Up next is “Khorasan,” a traditional Persian piece arranged by our composer. It begins with tar, and then energizes into a rock beat with a Persian-sounding melody. The piece rocks up, while Sohrab shouts homage to Khorasan in English. By this point, the guitarist is sounding almost like avant-banjoist extraordinaire Brandon Seabrook. The piece then slows down, and takes on a marching rhythm with a rocking bass; the rhythm shifts to a funkier beat, and ends with a suitable flourish.
“Vatan Kojai?” begins with slow tar and saxophone, and the word “boums” repeated. A beat starts, and then a spoken, philosophical musing on the early part of the cycle of life. The music gets more intense, the instruments come in one after the other, and we return to the “boums” chant at the end.
Track number 6 is the humorous “April Fool’s Day,” and starts out with some out saxophone-flute interplay, and the chant “You can’t take it seriously!” Repeated over Persian-sounding sax, flute, and drums. The rest of the band comes in, with a rock rhythm in 3, and a layer of spoken words, laughing, and crying over the instruments. The spoken words begin to enunciate contradictions, for example, “Show your beauty! Show your ugliness!” The music gets more chaotic, speeds, up, and ends by melting; appropriate for a song entitled “April Fool’s Day.”
Next, “NY’s Sa-Si-Su-Se-So,” begins with the instruments playing a balkan sound in unison, followed by sax soloing. Spoken Farsi words, with F/X come in on top, and by the time the song ends, the strings have taken the lead.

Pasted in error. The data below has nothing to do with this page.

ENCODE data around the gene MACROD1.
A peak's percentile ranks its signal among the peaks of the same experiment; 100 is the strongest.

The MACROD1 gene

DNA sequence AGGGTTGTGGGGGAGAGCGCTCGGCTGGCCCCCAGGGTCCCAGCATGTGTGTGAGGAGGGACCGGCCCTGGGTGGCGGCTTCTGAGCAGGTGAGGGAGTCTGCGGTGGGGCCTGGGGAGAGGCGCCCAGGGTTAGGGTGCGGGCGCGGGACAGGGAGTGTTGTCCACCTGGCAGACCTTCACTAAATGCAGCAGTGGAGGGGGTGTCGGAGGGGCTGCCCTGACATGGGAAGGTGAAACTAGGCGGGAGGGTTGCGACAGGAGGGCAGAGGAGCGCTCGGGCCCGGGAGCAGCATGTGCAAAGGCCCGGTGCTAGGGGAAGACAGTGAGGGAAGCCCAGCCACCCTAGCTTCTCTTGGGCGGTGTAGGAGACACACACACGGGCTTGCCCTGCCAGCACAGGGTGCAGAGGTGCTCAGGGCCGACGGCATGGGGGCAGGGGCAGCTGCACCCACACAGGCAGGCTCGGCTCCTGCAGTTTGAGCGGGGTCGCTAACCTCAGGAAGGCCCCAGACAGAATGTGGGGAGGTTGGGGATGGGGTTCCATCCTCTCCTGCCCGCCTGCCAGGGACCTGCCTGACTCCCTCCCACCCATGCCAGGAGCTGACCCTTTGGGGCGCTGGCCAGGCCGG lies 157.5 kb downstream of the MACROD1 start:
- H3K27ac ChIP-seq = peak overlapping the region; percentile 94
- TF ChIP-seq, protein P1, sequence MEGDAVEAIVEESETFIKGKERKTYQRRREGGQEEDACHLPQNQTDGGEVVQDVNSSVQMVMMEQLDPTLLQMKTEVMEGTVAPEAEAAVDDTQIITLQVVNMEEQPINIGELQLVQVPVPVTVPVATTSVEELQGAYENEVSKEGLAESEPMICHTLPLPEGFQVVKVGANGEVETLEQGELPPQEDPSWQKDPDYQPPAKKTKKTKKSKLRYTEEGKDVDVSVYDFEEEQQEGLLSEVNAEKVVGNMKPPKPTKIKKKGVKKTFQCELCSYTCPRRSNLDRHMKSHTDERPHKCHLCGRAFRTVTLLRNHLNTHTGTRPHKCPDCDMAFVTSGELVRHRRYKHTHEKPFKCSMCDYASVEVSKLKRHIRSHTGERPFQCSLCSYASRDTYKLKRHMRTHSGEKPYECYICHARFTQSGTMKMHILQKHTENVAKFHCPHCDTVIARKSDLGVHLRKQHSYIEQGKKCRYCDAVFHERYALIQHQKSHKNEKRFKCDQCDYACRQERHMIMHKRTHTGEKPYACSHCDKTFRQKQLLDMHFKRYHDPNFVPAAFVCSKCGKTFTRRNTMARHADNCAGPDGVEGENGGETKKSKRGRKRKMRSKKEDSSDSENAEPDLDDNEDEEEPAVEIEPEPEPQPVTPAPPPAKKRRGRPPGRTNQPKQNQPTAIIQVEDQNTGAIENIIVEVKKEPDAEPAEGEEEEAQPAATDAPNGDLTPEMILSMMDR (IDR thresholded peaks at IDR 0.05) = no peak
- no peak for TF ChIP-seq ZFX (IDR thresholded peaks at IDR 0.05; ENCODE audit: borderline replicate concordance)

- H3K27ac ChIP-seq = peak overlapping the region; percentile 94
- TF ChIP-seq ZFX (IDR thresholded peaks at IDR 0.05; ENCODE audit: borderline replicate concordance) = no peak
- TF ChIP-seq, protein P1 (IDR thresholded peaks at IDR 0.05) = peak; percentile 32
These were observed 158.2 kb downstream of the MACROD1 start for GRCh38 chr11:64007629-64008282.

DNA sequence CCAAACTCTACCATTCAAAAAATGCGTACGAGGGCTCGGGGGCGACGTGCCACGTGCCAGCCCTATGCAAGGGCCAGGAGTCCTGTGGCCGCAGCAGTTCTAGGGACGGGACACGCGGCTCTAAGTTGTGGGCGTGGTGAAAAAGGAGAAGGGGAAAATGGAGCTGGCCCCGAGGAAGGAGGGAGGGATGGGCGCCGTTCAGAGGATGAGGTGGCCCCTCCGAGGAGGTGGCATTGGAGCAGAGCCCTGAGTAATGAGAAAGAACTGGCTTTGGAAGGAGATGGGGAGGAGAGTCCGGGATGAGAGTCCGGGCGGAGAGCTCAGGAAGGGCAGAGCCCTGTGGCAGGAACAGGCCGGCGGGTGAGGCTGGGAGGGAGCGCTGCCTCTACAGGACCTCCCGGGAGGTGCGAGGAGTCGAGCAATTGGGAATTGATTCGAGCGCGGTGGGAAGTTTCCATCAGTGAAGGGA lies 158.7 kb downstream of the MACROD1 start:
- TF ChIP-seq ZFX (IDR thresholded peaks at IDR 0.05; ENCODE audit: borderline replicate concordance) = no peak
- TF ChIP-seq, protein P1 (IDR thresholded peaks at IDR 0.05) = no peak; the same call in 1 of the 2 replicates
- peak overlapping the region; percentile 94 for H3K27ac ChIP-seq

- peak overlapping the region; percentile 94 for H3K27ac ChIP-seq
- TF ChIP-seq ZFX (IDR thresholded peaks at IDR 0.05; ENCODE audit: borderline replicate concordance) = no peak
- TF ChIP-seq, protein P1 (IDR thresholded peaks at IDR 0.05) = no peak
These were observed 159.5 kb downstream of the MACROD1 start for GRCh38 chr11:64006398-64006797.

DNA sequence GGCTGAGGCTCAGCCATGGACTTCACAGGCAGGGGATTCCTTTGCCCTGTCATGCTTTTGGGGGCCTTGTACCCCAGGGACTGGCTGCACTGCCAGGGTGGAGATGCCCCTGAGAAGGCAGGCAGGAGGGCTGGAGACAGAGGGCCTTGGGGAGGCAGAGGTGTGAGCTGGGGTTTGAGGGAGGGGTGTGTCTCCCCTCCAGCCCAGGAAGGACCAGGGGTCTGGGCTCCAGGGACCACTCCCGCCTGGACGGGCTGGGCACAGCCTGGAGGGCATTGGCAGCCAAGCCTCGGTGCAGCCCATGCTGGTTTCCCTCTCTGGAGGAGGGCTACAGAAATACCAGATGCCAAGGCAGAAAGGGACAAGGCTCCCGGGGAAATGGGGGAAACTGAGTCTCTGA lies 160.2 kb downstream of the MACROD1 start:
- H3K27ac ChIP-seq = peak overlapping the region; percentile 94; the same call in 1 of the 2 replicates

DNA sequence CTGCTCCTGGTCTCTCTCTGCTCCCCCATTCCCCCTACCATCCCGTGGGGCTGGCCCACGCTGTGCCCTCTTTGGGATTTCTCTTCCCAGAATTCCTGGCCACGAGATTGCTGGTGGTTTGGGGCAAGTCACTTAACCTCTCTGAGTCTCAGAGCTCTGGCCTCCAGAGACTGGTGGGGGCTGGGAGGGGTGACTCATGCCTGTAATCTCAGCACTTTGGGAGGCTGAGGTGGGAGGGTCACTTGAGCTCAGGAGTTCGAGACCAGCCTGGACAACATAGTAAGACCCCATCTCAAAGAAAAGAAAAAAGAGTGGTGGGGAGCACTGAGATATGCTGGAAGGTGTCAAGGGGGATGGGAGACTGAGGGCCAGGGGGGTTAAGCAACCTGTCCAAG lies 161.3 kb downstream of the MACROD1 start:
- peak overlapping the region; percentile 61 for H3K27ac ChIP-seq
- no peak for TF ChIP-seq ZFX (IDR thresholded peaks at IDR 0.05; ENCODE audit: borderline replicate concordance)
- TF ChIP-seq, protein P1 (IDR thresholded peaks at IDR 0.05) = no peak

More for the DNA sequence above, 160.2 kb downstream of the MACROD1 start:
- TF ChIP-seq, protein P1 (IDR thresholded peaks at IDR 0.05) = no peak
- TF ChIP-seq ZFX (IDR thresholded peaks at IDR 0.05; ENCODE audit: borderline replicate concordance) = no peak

“Sad Sake” begins with some words that sound like they’re being spoken through a subway station loudspeaker, followed by the emergence of a slow, minor-key Persian melody, augmented by a falsetto voice. Then the drums bring in a complex rhythm, which sounds both duple and triple at the same time, with the saxophone and other winds adding textures. All of a sudden, the instruments drop out, leaving only whispering. Shortly thereafter, the instruments reemerge, with bass notes adding a sparse structure, before the song ends.
The final track, “Everyday Blues,” opens with a jazzy trumpet, and a series of “Every Day…” vocal statements; these are soon joined by an interplay between drums, bluesy/jazzy horns, and funky bass. The “Every Day” spoken variations, and the music and words become increasingly desperate. An electric guitar joins the interplay, and the song ends abruptly on a bluesy riff.
Overall, I found Nu World Trash to be a very compelling and original work. The fusion of very disparate musical traditions always has the potential for muddiness and chaos, but the various elements are brought together very well by the outstanding musicians under the leadership of Mr. Ladjevardi, and the songs themselves are well-written. However, even more notable is the passion and energy which shine through nearly every moment of the album; one can almost feel physically Mr. Ladjevardi’s desire for a just and prosperous new Iran, one which uplifts all of its diverse citizens. You will not hear many albums more interesting or heartfelt than Nu World Trash.